Joe Sola: Still from 'Studio Visit'

X Artworks in a Straight Line (Seeking the Perfect Sphere) @ Crisp, 3 Newman Passage - Fitzrovia

To 25 May:

This feels like enough material for three shows packed into the three compact floors of Hilary Crisp’s gallery by artist Graham Hudson – and they’re all good! First, it’s an installation by Graham of a 50m tape measure which sneaks cunningly up, down and around to connect the other 30 artists in the show, literally as well as curatorially: they all play off geometric themes in some way. Second, it’s a wide and lively range of other work from an eclectic London-LA mix from promising RCA and Slade students through to such respected names as James Ireland and Eloise Hawser. Third, it’s a concise video and sound exhibition which gives each floor a distinct atmosphere and presents three engagingly witty videos: Nico Vascellari’s ‘Untitled (Song)’ which records a literal drum roll, ie down a hill, making curves and alternative drum noises; Samuel Williams’ ‘Rubber Band’, in which a sculpture is buffeted by said band being flicked at it; and Joe Sola’s ‘Studio Visit’, in which the arcs are those of the artist suddenly diving through his studio window as he disrupts explanations of his practice to a succession of visitors – to reactions ranging from laughter to concern to indifference. And that’s not to mention the sculpture roof…


Alex Hudson: Golden Mean @ Vegas, 45 Vyner St – Cambridge Heath

To 6 June:

Passing seamlessly from one Hudson to another, young British artist Alex Hudson shows a dozen distinctive and richly ambiguous paintings which contrast nature with artificial constructions. Three are small black and white paintings which foreground mysterious, possibly transcendental, geometric forms which slice into landscapes redolent of classical painting - as if Poussin’s mythological action had been replaced by a dream of the modernism to come. The others, newer to Hudson’s practice, are larger views incorporating, or sometimes apparently contained within, fragmentary and presumably failing constructions. There is a less spiritual, more apocalyptic feel to these, emphasised by their colour, which plays off a potentially nostalgic sienna against a toxic yellow. It’s as if we are looking back from the future at what came of our present systems. We find ourselves asking both where man’s relations to nature have come from and where they are headed.

See Vegas news page for my interview with Alex

Phyllida Barlow: Untitled (Ramp/Drums)

New Tour Feature: People often ask me what I would recommend as an afternoon’s tour of current exhibitions. Right now, you can cover a lot of stimulating ground through four impressive installations easily accessed along the Piccadilly and Hammersmith & Fulham tube lines. From west to east they are the sculptural face-off between street-rough Phyllida Barlow and penthouse-sleek Nairy Baghramain at the Serpentine; Jannis Kounellis at Ambika/P3; Céleste Boursier-Mougenot at the Barbican (though that closes soon: replace as necessary with Michael Samuels @ Rokeby) and Martin Honert @ Bloomberg.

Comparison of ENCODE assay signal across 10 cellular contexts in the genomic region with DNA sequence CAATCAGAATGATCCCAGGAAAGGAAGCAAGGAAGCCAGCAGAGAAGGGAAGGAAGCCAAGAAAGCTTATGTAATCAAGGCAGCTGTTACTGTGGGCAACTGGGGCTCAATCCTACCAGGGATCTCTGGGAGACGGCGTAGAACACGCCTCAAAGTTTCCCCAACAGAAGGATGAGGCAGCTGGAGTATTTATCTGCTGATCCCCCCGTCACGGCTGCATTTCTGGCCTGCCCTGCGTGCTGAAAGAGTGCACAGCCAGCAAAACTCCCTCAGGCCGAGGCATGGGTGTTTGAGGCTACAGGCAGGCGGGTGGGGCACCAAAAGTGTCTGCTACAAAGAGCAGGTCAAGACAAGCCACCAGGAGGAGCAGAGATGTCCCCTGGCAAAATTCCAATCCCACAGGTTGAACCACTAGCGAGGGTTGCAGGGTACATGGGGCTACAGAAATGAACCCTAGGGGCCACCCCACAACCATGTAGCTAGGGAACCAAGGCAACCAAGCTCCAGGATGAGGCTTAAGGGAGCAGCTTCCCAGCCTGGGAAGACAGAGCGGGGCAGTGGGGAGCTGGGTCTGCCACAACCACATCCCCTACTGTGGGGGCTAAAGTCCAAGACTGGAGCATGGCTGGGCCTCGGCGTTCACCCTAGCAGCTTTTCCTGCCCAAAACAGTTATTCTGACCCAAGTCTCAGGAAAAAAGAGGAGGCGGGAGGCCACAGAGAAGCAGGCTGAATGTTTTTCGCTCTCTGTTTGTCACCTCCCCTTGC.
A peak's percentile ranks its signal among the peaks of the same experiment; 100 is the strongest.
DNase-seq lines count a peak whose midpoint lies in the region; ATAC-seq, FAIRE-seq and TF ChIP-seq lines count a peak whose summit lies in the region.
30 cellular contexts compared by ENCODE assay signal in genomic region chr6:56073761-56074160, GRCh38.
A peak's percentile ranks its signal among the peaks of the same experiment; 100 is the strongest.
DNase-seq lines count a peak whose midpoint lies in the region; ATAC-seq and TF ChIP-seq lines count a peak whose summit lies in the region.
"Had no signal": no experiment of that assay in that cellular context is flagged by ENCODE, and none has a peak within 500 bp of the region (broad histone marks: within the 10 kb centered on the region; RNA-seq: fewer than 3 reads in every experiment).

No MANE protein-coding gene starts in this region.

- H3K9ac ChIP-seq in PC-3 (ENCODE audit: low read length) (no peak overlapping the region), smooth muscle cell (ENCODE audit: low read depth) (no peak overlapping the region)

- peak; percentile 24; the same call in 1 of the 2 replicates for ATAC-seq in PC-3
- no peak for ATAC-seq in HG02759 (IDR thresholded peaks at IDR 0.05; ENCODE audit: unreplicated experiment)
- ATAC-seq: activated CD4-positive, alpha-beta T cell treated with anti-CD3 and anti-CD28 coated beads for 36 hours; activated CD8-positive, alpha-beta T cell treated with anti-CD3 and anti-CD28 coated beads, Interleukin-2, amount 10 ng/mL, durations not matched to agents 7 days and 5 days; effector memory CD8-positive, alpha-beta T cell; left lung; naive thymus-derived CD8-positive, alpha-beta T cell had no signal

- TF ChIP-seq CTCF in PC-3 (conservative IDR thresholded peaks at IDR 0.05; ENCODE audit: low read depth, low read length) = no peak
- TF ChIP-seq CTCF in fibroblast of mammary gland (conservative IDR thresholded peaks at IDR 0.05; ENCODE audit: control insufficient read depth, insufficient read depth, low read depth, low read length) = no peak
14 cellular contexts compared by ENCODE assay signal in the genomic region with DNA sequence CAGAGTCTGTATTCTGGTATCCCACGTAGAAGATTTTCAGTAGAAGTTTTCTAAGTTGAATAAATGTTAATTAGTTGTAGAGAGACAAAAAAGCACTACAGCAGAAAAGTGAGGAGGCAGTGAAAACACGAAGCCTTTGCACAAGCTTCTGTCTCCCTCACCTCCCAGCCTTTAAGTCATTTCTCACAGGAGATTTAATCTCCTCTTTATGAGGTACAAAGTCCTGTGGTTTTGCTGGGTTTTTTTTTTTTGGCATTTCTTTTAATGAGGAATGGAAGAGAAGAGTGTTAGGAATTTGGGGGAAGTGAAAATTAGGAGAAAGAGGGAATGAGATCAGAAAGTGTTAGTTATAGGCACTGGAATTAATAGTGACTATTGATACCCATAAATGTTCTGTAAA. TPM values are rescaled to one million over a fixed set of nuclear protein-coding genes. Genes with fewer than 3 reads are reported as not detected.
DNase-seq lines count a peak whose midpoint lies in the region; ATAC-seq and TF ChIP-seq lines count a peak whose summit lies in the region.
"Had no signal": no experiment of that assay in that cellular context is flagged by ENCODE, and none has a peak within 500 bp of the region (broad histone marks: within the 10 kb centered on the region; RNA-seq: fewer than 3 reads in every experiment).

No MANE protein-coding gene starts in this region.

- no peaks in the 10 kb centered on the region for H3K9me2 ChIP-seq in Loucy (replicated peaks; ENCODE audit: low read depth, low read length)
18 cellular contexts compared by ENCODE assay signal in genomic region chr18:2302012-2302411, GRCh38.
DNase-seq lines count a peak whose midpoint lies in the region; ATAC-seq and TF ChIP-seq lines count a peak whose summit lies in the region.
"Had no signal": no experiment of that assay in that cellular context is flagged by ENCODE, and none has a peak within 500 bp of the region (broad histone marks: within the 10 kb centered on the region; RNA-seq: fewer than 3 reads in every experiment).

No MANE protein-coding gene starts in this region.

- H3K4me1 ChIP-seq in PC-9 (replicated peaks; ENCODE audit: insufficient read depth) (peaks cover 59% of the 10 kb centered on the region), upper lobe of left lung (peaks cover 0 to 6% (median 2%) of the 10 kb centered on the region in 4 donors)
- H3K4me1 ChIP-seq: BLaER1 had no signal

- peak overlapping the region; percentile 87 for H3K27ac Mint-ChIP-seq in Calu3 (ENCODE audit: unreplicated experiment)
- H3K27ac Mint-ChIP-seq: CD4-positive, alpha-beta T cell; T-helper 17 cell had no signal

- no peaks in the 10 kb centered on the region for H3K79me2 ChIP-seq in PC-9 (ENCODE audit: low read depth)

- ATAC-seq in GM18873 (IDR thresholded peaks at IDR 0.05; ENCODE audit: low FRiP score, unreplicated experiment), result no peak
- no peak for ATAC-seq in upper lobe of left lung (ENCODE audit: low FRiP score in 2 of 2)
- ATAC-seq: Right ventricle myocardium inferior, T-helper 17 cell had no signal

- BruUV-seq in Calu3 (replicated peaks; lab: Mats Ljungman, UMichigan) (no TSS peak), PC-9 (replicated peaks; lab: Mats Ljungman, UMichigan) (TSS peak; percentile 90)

Still showing from previous lists:

Cerith Wyn Evans to 22 May, Richard Billingham to 22 May, Céleste Boursier-Mougenot to 23 May, Martin Wilner to 23 May, Jean-Luc Mylayne to 29 May, Ilya & Emilia Kabakov to 29 May, Georgie Hopton to 29 May, Jannis Kounellis to 30 May, Phyllida Barlow to 29 May (@ Studio Voltaire)/13 June (@ The Serpentine) Angela de la Cruz to 30 May, Erwin Olaf to 4 June, Leigh Ledare to 5 June, Jennet Thomas to 6 June, Michael Samuels to 19 June, Anthony Caro to 6 July, Steve McQueen to 18 July. gives full address and opening time details of most shows


Shana Moulton @ Gimpel Fils: 13.5 - 3.7

Clay Ketter @ Bartha Contemporary: 14.5 - 27.6

Byrne & Lau @ Fold Gallery: 14.5 - 13.7

Nora Schultz @ Sutton Lane: 18.5 - 28.6

Rana Begum @ Bischoff/Weiss: 20.5 - 3.7

Sameness & Difference @ The Russian Club: 27.5 - 3.7

Emma Bennett @ Charlie Smith: 4.6 - 3.7

Appau Junior Boakye-Yiadom @ Squid & Tabernacle: 4.6 - 26.6

Michael Stubbs @ Laurent Delaye: 4.6 - 24.7

Matt Calderwood @ Maria Stenfors 9.6 – 24.7

Photo credits: relevant artists and galleries + Roger Wooldridge (Quinn)

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About Me

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Southampton, Hampshire, United Kingdom
I was in my leisure time Editor at Large of Art World magazine (which ran 2007-09) and now write freelance for such as Art Monthly, Frieze, Photomonitor, Elephant and Border Crossings. I have curated 20 shows during 2013-17 with more on the way. Going back a bit my main writing background is poetry. My day job is public sector financial management.